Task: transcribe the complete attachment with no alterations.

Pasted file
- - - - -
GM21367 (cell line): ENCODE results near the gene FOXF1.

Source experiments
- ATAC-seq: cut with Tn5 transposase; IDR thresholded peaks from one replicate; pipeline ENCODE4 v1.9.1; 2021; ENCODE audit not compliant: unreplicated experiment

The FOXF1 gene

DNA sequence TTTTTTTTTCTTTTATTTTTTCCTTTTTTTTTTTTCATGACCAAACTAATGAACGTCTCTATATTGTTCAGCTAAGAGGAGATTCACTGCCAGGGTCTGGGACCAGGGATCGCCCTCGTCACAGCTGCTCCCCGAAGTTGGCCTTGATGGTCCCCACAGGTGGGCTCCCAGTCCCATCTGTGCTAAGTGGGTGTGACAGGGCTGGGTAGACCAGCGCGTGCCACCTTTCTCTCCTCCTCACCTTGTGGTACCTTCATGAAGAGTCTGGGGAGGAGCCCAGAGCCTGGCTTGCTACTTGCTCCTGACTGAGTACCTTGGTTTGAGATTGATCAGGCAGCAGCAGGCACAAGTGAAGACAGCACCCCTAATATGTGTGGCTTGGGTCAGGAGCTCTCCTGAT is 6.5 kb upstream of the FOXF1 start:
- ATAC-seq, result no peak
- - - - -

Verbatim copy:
GM21367 (cell line): ENCODE results near the gene FOXF1.

Source experiments
- ATAC-seq: cut with Tn5 transposase; IDR thresholded peaks from one replicate; pipeline ENCODE4 v1.9.1; 2021; ENCODE audit not compliant: unreplicated experiment

The FOXF1 gene

DNA sequence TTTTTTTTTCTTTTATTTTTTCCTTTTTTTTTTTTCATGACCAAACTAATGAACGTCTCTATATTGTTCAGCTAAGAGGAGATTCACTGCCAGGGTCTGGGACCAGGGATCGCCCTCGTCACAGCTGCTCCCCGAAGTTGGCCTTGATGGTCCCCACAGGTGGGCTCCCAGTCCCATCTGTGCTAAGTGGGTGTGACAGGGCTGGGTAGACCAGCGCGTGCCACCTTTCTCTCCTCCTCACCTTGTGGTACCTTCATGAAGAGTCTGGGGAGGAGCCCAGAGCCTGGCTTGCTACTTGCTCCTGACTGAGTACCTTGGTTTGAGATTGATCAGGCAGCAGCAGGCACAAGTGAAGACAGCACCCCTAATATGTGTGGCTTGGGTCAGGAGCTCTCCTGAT is 6.5 kb upstream of the FOXF1 start:
- ATAC-seq, result no peak